Monkey Money Mind

Monkey Money Mind ISBN: 9781946633712 Forbes Books Copyright and written by Chris Zadeh and Angeliyue Schouten.

Subtitled “How to Stop Monkeying Around with Your Money” this book provides brief notes about the authors followed by an Introduction commenting on “Making Sense of How We Use our Cents” followed by nine chapters of suggestions, an Epilogue, The Silverback (gorilla), 179 pertinent bibliographic notes and finally an extensive Bibliography listed alphabetically. The authors explain that the Money Monkey Mind is “a hybrid of two concepts; it’s the psychological influences on our financial decisions blended with the Buddhist concept of the monkey mind, “the presence within us that remains restless and unsettled, criticizing our decisions, creating doubt, and stifling our creativity…. affect even the most brilliant financial giants.” The rational mind may focus on the future but the Monkey Money Mind focuses only on the present seeing only the next tree branch with the next piece of fruit – instant gratification. The concept is based upon the fact that “only a few shreds of DNA separate humans from apes. In fact, we share more than 96 percent of our genetic composition – a percentage ten times smaller than the genetic difference between rats and mice.” In other words, even the most knowledgeable individuals suffer occasionally from the urge for instant gratification, or taking the less demanding route our more rational side dictates. Each chapter examines a different phase of this troubling activity and provides helpful suggestions toward making the correct decision. Simple choices are examined with test proven results that readers may find surprising; e.g. is winning of a physical prize such as a car, expensive piece of jewelry, or other more gratifying than winning money? And why? The results often are offered from studies of unusual sources such as the NFL. Other factors are discussed using equally interesting subjects of brand loyalty, Inattention blindness, gambler’s fallacy, the trouble with easy payments, getting over irrational (and expensive) fear of loss, expert addiction, the importance of making your own decision and more.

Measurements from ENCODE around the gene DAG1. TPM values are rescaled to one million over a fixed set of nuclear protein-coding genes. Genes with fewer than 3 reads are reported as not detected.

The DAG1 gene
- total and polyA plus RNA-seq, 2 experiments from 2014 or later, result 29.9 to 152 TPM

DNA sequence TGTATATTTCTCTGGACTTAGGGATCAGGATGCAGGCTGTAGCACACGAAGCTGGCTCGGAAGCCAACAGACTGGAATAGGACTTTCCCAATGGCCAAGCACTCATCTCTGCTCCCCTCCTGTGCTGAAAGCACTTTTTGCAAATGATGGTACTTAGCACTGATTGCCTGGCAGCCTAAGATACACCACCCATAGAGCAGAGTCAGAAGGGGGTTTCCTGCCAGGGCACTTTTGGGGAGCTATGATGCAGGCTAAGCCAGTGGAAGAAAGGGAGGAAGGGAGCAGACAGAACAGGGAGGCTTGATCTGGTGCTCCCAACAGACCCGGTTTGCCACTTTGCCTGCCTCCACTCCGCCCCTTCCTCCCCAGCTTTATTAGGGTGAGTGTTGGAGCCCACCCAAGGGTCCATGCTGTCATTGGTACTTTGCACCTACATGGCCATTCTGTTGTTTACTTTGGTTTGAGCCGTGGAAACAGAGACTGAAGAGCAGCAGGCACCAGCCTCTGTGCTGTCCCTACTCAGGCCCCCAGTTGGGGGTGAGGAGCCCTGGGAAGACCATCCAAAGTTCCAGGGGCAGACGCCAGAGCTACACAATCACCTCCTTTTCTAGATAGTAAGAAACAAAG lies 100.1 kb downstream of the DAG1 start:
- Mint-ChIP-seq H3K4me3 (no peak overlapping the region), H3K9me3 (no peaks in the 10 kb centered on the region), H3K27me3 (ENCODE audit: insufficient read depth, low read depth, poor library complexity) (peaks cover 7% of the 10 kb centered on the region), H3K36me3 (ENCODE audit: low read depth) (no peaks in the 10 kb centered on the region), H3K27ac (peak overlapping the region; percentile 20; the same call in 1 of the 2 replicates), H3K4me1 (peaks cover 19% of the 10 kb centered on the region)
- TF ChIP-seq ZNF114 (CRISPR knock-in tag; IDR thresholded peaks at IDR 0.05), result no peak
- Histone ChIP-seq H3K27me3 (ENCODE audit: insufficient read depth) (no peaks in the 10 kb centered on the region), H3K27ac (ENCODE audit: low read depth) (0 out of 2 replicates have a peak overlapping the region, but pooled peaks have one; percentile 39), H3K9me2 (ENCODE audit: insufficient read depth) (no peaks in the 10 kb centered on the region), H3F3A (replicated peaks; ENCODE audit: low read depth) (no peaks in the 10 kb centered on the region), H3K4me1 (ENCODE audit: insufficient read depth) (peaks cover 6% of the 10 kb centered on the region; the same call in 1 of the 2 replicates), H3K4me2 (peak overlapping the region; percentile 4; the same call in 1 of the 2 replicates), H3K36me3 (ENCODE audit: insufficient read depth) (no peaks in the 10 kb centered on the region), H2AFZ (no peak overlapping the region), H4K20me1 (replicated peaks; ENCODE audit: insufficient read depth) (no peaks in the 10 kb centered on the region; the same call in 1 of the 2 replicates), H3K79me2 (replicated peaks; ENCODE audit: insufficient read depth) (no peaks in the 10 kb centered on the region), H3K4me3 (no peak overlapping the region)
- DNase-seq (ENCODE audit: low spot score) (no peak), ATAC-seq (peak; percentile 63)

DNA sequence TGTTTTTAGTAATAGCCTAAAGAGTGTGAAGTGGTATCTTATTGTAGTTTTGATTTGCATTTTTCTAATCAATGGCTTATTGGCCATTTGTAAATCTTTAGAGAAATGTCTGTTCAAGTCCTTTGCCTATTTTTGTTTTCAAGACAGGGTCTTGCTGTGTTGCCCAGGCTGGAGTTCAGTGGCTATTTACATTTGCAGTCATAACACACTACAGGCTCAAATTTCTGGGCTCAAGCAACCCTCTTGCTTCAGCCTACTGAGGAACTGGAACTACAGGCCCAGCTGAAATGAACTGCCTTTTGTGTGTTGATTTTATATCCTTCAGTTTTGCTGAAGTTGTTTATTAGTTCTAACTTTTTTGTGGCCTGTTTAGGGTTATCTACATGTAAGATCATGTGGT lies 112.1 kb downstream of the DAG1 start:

Discussion: The authors, both of whom have experienced lean money times from childhood, have produced an interesting discussion and provided most viable suggestions on how to deal with this monster of a subject. Further, they have done so in a simple, readily understood manner, reciting study results of pertinent examples from unusual test groups. The summary suggestions pertinent to each subject discussed also neatly provide ‘take away’ thoughts. This book is well worth a reader’s time.

5* Nicely presented discussion and suggestions of a most important subject.

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